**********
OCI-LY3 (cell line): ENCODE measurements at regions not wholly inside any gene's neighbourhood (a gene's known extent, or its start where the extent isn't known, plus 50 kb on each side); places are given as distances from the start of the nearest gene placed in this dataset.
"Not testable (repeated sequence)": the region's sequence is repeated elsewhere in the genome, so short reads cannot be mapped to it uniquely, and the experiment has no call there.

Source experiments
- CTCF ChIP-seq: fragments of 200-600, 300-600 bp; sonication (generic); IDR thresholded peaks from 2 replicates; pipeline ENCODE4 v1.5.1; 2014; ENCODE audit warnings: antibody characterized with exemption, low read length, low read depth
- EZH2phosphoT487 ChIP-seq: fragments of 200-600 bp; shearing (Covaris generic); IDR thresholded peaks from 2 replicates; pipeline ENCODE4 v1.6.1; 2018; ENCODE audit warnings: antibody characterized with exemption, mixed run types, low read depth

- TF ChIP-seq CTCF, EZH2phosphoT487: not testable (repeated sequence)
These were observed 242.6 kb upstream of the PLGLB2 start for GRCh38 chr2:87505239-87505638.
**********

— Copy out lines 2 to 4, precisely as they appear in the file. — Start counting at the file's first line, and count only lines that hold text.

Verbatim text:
"Not testable (repeated sequence)": the region's sequence is repeated elsewhere in the genome, so short reads cannot be mapped to it uniquely, and the experiment has no call there.

Source experiments
- CTCF ChIP-seq: fragments of 200-600, 300-600 bp; sonication (generic); IDR thresholded peaks from 2 replicates; pipeline ENCODE4 v1.5.1; 2014; ENCODE audit warnings: antibody characterized with exemption, low read length, low read depth